Both fiber optic cable and copper cable can provide homes and business with the Internet. But nowadays, fiber optic cables seem to be more and more popular in data centers where require higher speed, since fibers can provide greater bandwidth and longer transmission distances. But with the development of PoE technology, copper cables remains vital in applications like IP camera or in-building networks since they can deliver data and supply power at the same time. So copper cable vs fiber optic cable, which one is the future choice? Will copper be replaced by fibers?
Fiber Optic Cable Expansion on the Rise
Since its introduction, fiber optic cable is regarded as the best transmission medium. Fiber technology functions by using cables made of glass or plastic strands that transmit light. This allows data or voice signals to go over the cables as optical beams instead of electrical signals. Thus, it can deliver far more data, with a greater degree of integrity, over longer distances when compared to copper. Also, fibers are immune to electrical interference, making them more reliable and safe. Therefore, in data centers, most connections between servers have been replaced with optical links.
In the past few years, with the rapid development of mobile upgrade programs and FTTX programs, global market of fiber optic cable has kept growing, with a CAGA (Compound Annual Growth Rate) at 11.45% from 2013 to 2018. In addition, the emergence of 5G and IoT (Internet to Things) will lead to a high demand for fibers in the next few years, since fibers can provide higher speed with less attenuation. In addition, fibers are not a fire hazard, which is more safer. Obviously, fibers are in the ascendency and will take an important role in the future networking world.
Copper Cable Still Moves On
Unlike fibers, copper patch cable transmits data by electrical impulses, which is perfectly adequate for voice signals. Though today fiber deployment gains greater market share due to the demand of increasing data rates, copper isn’t retired. With the benefits of costing less, supporting a wide range of data rate (1000Mbps to 40Gbps). And network cable also supports 10/100Mbps. This means copper cable is capable of supporting electronics that auto negotiate network speeds between older, slower equipment and newer, faster devices. Thus, copper systems still move on. The introduction of Cat8 is the best demonstration. Supporting bandwidth of up to 2GHz, it can be used in data centers for 25G and 40G Ethernet. Besides, the latest TIA-568.2-D standard published in 2018 has added 28 AWG patch cable in normative annex. This change will promote the development of 28 AWG Ethernet cables in high-density applications. FS has already released 28 AWG Cat5e and Cat6 Ethernet cable. Their smaller patch lead sizes can help alleviate congestion as well as improving airflow within the racks.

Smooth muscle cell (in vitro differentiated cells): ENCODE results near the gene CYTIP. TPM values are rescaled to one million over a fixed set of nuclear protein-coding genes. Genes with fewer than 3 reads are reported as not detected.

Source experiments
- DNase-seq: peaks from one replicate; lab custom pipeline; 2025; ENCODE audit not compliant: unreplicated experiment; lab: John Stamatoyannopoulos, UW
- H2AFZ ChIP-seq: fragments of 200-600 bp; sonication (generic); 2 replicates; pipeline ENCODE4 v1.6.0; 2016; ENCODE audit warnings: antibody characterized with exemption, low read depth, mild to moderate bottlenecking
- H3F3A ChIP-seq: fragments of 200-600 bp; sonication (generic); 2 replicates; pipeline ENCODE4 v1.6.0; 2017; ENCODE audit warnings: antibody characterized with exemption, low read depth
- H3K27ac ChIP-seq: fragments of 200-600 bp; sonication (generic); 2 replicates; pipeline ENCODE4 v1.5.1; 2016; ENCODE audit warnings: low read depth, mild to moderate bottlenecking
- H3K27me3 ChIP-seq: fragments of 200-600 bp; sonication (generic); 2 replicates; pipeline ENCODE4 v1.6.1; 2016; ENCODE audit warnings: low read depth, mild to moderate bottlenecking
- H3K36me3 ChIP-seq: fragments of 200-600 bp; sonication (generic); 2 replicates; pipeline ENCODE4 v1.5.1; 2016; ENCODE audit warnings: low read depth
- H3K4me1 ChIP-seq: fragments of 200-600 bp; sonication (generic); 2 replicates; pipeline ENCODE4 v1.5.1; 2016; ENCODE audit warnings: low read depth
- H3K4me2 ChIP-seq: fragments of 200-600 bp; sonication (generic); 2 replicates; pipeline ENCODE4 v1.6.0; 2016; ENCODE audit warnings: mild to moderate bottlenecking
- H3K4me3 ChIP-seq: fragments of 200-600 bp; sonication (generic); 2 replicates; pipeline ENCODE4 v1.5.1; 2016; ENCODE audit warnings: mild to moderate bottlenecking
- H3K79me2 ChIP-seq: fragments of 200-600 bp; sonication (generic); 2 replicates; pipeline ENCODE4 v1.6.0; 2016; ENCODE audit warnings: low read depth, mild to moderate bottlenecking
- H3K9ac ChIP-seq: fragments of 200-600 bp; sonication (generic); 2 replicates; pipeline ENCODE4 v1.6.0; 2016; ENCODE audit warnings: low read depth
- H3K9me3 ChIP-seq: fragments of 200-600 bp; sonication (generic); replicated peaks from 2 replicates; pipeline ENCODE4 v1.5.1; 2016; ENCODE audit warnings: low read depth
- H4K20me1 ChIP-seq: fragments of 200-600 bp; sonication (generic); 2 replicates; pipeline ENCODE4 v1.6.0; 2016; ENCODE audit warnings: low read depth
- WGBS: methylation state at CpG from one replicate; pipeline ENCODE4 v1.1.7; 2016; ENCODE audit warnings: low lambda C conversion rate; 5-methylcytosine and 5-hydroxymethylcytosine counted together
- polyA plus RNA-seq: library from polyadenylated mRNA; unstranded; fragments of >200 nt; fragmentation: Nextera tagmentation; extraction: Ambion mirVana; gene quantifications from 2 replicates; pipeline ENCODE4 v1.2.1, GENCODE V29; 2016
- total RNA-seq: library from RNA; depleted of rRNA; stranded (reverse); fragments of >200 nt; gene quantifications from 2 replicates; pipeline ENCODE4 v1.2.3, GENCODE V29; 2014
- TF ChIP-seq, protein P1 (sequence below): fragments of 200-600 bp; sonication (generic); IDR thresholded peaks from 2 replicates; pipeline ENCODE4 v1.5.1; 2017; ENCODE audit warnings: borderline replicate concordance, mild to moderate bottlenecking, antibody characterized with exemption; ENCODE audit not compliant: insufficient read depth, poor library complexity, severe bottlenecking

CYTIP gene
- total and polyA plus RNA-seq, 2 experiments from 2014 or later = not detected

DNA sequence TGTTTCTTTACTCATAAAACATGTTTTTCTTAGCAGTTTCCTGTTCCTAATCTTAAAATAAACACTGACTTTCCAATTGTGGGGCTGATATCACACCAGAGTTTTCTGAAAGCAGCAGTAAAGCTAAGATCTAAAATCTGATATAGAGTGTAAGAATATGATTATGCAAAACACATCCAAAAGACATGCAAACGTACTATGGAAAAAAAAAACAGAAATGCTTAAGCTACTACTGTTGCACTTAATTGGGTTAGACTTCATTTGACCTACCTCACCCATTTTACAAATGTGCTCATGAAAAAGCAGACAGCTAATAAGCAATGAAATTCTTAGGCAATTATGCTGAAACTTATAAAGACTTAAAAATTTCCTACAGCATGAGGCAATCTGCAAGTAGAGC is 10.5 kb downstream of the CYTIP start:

In addition, copper patch cables support PoE by RJ45 interface, this means a single network cable can be used to provide both data connection and electric power. The newly released TIA-568.2-D has approved MPTL (Modular Plug Terminated Link) as an option for connecting devices. In some sense, this update will stimulate the growth of RJ45 cables, since MPTL configuration can provide flexible access to users especially in CCTV systems that use IP cameras on a long run. Besides, in horizontal cabling situations, copper cabling is still widely deployed for voice transmission and in-building networks. The IoT boom, coupled with Industrial Ethernet market that adopts RJ45 as a standard interface, provides lucrative opportunities for copper stranded wire market.
Will Fiber Completely Replaces Copper Cable In the Future?
As previously noted, in most data centers, fibers have dominated the market due to the high requirement for bandwidth. Besides, fiber optic cables are impervious to electromagnetic interference, the installing environment it requires is not as complex as the coppers. Thus, fibers are easier to install. But note that, though the price between fiber and copper has narrowed, the overall price of fiber cables is higher than copper cables. Therefore, fibers are widely used in the environment that requires higher bandwidth such as data centers.
On the other side, network cable costs less. Optical fiber is a particular type of glass, which is more fragile than copper. Thus, copper cable’s routine maintenance costs much less than fibers. And it provides backward compatibility to older 10/100Mbps legacy Ethernet devices. Thus, copper cabling is still applied in the applications of voice transmission and in-building networks. Plus, the applications in horizontal cabling, PoE or IoT are promoting the usage of copper cable. Therefore, fibers will not replace completely copper. The fact is, fiber and copper solutions will coexist for the foreseeable future, each will be employed where it makes the most sense.
FS provides many types of cables such as fiber optic cables including MTP/MPO fibers, fiber patch cables and ruggedized fiber cables. Ethernet cables like Cat5e patch cable, Cat6/Cat6a/Cat7/Cat 8 are also offered at FS. All the cables are built with quality that helps you build a reliable network.